Is Medicaid Planning Ethical?



The Greatest Financial Risk for Seniors: Part XIII

Is Medicaid Planning Ethical?

My previous article in this series concerned the issue of whether “Medicaid planning’ is legal. The answer to that question is simple: “yes.” Medicaid planning is just as legal as tax planning. But while it may be legal, is it ethical for lawyers to be advising clients who have family member in a nursing home, especially those who have accumulated a comfortable amount of assets, to intentionally impoverish themselves in order to take advantage of Medicaid rules that were intended to help poor people?

In thinking of how best to address this issue, I found an article I wrote on this topic seventeen years ago that seems to me to be even more relevant today than it was then. So here is it, with the numbers up-dated to reflect the 2019 reality.

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As readers of [my] articles . . . will know, the Medicaid laws permit seniors to protect a substantial part of their life savings from the ruinous cost of nursing-home care. But while it is legal to take advantage of these laws, is it ethical? An editorial by Diana Conway in the January 27, 2003 issue of Newsweek magazine (“Cheating Uncle Sam for Mom and Dad”) says “No.” It characterizes Medicaid planning as an unethical practice used by clever lawyers and “opportunists in search of legal loopholes” to hide their assets at the expense of all other taxpayers.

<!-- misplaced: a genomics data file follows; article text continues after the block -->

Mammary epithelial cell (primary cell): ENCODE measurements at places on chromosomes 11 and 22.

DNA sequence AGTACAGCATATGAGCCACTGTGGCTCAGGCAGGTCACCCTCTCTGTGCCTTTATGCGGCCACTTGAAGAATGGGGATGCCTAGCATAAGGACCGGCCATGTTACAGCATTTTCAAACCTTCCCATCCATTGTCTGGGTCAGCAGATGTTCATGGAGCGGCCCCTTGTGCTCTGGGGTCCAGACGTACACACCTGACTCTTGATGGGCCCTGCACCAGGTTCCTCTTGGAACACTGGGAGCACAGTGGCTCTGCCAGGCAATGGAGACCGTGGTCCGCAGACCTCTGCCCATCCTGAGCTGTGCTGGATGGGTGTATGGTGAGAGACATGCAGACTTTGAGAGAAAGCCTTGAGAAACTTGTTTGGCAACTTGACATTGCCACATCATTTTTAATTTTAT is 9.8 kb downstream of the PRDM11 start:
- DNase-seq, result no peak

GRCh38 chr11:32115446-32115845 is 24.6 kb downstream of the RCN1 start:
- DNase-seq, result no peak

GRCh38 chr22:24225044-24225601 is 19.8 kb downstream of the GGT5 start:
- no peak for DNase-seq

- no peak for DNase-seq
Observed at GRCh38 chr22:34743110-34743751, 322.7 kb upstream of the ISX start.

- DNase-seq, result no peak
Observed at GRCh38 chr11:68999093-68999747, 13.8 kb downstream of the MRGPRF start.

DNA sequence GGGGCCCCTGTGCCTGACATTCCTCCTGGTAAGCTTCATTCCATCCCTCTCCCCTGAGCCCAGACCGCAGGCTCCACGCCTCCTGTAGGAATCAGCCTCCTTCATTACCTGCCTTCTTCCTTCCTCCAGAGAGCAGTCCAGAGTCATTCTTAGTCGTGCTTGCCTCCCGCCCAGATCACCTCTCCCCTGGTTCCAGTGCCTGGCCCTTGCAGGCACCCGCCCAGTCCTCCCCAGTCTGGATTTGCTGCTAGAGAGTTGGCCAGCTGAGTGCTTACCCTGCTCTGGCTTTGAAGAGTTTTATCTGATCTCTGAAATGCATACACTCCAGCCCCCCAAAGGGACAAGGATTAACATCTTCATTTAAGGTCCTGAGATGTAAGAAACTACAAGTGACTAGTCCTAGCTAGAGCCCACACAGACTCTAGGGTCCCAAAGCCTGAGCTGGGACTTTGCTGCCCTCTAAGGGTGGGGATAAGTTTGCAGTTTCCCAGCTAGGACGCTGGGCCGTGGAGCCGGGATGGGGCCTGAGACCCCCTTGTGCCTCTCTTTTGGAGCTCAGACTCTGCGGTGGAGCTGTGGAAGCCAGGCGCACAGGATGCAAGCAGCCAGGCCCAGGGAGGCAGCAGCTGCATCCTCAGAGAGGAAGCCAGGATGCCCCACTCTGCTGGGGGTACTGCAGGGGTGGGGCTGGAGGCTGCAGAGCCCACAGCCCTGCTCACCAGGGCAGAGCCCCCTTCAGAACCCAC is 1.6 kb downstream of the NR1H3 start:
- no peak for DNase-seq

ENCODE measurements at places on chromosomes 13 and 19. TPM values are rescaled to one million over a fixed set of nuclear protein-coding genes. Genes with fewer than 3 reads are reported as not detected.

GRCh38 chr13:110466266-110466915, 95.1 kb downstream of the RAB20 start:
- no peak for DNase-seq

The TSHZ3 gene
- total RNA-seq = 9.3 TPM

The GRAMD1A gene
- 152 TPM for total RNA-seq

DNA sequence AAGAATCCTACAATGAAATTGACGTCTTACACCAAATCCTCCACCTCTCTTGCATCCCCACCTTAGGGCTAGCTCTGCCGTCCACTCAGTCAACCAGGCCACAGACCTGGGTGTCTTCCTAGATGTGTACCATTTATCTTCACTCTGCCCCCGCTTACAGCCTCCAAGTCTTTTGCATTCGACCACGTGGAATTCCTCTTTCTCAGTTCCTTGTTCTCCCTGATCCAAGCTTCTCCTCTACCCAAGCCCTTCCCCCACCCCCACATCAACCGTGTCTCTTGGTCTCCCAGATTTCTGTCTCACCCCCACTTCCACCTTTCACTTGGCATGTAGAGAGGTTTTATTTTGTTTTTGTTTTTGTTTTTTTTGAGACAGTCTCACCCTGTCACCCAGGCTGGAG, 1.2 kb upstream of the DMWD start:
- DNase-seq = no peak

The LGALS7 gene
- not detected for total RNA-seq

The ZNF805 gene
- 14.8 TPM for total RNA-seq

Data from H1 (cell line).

In her editorial Ms. Conway makes two arguments:

1. Medicaid planning is unethical because it involves “hiding” money and other assets to trick the government into thinking that one is poor in order to get Medicaid benefits to pay for nursing home care.

2. Medicaid planning is unethical because it “steals” money from the federal government meant to benefit the “truly” poor and gives it to “the upper middle class” to use to pay their nursing home bills, money which these folks don’t need and don’t deserve.

I take such criticism to heart because “Medicaid planning” is an important part of my Elder Law practice, along with traditional estate planning, financial planning and quality-of-care issues. I don’t think of myself as involved in unethical behavior when I help my elderly clients and their families use the Medicaid laws to protect as much of their life savings as they can. Am I deceiving myself?

As to Ms. Conway’s first argument, I agree with her that “hiding” assets in order to qualify for Medicaid is clearly wrong. In fact, it’s fraud. And consequently this is something I am very careful to see that my clients never do. Our office staff takes great pains to be sure that every question on the Medicaid application is answered fully and truthfully – particularly questions about any gifts our clients have made – so that the Medicaid Office gets a complete picture of our clients’ financial situation.